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* Justice Department report details FBI objections to interrogation techniques used on terror suspects. [Legalities / ABC News; McClatchy]
* Jurors get a bit too much evidence in R. Kelly trial. [CNN]
* Officers in Sean Bell case face NYPD charges of misusing firearms. [New York Times]
* Florida woman gets seven years for enslavement. [CNN]
* Clinton takes Kentucky, but Obama grabs Oregon and the majority of pledged delegates. [MSNBC; New York Times]
* Should Obama promise Hillary a SCOTUS nomination? [Washington Post]

Bingham McCutchen Abovethelaw Above the Law blog.jpgThis isn’t as sexy as lawyer layoffs and associate pay cuts. But today has been a bit slow on the news front, so we’ll take what we can get. From Legal Pad:

Bingham McCutchen just confirmed to us that it laid off staff last week in at least two Bay Area offices — 12 in San Francisco and five in Silicon Valley.

San Francisco Managing Partner Geoffrey Howard said the S.F. layoffs constituted between 5 and 10 percent of the staff there and affected three departments: support services (e.g. copy/fax, mail room, catering, etc.), accounting and records.

They laid off people in catering? One might expect Bingham to pay increased attention to food and beverage, in the wake of Roofiegate.
Bingham Lays Off Bay Area Staff [Legal Pad]

R Kelly child pornography kiddie porn ATL.jpg* A summary of jury selection in the R. Kelly kiddie porn case: “I haven’t heard of jurors this stupid since the O.J. trial.” [Supreme Dicta]
* Really, there’s no cause for alarm. ATL comes in peace. [Tex Parte Blog]
* Cisco GC Mark Chandler feels the heat on Capitol Hill. [Washington Briefs]
* Recent Fantasy Baseball rulings by the Honorable Marc Edelman, ATL’s resident sports columnist. [SportsJudge Blog]
* For those of you who deal with the Malaysian judiciary (all three of you), take note: “[B]usiness as usual in Malaysia is no longer acceptable.” [Wall Street Journal Asia (subscription)]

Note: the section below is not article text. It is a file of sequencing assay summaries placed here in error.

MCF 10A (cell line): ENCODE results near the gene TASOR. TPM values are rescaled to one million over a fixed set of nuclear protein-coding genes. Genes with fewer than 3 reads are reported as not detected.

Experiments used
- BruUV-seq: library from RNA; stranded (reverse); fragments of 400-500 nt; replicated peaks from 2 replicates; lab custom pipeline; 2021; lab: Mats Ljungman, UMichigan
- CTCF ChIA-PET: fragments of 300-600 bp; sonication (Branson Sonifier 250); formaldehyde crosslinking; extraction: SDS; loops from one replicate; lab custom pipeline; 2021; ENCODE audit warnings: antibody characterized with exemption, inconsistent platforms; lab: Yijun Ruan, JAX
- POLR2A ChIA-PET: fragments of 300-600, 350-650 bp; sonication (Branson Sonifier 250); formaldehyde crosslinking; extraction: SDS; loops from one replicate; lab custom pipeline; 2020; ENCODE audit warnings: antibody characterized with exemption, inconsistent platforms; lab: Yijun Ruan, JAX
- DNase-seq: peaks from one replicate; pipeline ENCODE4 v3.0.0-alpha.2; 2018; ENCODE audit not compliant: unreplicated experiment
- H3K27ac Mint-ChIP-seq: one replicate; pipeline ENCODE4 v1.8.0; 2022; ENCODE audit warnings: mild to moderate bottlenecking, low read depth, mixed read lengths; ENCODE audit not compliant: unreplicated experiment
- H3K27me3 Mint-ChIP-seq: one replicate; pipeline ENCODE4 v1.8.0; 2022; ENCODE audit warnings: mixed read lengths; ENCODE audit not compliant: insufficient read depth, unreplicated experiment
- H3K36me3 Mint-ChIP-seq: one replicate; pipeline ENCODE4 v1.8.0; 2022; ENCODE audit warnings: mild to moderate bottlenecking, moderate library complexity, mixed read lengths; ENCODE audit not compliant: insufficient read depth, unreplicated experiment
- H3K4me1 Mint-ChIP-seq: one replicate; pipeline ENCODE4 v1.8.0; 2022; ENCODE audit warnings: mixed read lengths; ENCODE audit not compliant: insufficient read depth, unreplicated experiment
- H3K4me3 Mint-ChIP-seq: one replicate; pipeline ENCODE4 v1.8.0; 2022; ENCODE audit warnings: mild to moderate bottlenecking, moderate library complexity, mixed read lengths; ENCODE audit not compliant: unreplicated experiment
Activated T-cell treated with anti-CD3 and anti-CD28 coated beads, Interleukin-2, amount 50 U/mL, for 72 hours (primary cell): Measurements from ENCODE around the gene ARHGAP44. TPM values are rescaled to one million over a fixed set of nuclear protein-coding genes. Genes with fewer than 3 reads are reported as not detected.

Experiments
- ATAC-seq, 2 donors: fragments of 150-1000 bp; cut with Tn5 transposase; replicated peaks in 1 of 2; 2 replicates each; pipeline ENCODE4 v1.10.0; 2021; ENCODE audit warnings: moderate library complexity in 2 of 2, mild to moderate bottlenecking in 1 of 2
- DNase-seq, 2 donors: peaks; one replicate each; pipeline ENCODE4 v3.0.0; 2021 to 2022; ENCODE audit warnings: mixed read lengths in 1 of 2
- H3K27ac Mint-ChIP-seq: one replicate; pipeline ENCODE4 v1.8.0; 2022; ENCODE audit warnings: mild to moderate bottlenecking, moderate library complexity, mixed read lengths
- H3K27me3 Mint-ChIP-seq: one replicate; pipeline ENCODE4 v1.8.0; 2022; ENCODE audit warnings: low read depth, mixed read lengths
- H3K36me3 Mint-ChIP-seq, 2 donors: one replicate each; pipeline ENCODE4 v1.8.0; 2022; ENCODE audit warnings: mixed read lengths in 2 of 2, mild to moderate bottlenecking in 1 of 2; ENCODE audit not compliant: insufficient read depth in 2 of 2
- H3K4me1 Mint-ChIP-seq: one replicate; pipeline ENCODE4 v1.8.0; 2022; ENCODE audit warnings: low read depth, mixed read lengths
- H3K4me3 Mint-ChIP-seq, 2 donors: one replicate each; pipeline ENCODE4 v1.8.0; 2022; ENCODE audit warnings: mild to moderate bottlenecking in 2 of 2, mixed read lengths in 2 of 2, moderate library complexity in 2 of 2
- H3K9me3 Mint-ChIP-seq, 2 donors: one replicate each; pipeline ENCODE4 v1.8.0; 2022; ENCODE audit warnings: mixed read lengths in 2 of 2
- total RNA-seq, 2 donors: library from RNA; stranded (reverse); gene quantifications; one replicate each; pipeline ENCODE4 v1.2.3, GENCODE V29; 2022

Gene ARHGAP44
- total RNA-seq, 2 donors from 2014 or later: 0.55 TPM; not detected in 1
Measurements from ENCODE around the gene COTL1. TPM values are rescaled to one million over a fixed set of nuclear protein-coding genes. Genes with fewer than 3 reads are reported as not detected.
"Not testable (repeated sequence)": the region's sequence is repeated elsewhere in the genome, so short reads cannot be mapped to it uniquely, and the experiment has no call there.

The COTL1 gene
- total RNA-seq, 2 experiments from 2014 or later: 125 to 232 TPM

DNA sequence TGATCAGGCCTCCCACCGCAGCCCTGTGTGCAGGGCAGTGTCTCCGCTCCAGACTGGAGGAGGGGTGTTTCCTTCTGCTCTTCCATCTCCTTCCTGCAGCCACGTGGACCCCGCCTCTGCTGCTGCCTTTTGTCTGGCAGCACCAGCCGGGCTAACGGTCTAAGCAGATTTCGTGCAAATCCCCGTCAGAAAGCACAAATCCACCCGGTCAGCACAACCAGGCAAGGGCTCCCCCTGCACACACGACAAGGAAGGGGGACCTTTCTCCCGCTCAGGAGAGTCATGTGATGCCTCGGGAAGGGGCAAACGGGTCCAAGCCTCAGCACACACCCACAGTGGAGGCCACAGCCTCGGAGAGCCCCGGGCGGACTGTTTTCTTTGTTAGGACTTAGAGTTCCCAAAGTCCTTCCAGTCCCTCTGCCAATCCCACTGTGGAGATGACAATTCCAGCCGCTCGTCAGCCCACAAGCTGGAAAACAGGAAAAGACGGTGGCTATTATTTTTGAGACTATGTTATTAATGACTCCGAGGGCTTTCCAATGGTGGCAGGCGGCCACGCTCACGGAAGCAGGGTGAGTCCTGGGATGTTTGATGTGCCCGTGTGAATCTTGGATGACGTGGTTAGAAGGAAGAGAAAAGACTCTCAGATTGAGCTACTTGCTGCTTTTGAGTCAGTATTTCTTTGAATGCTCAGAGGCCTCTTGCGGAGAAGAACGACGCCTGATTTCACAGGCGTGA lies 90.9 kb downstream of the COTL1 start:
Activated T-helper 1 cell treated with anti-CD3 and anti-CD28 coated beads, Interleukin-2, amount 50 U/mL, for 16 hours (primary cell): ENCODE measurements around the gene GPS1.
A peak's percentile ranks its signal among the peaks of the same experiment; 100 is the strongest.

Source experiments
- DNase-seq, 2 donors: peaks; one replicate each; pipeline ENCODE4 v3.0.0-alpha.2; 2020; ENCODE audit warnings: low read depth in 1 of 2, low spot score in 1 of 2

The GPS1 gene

pink slip layoff notice Above the Law blog.jpgWe’re not the only ones obsessed with layoffs these days. So is the New York Times, which has published two meaty articles on layoffs in the past few days — one in the Business section, and one in Sunday Styles.
The upshot of the business piece: Wall Street firms are increasingly relying upon “stealth layoffs” (like their brethren in the law, as we’ve discussed). Louise Story and Eric Dash report:

[E]xactly how many jobs have been or will be eliminated [on Wall Street] is unclear. In the past, banks typically made sharp reductions all at once. After the 1987 stock market crash, for example, employees were herded into conference rooms and dismissed en masse.

This time, companies are making many small cuts over the course of weeks or even months. Some people who have lost jobs, and many more struggling to hold them, say banks are keeping employees in the dark about the size and timing of layoffs.

Sound familiar, law firm associates?
Read the rest, below the fold.

double red triangle arrows Continue reading “Nationwide Layoff Watch: Misery Loves Company”

Fiver.jpgWhen traveling abroad for the first time, it seems every American is struck by the brilliance of creating paper money with a correlation between the size of a bill and its value. “That must be nice for blind people,” we think.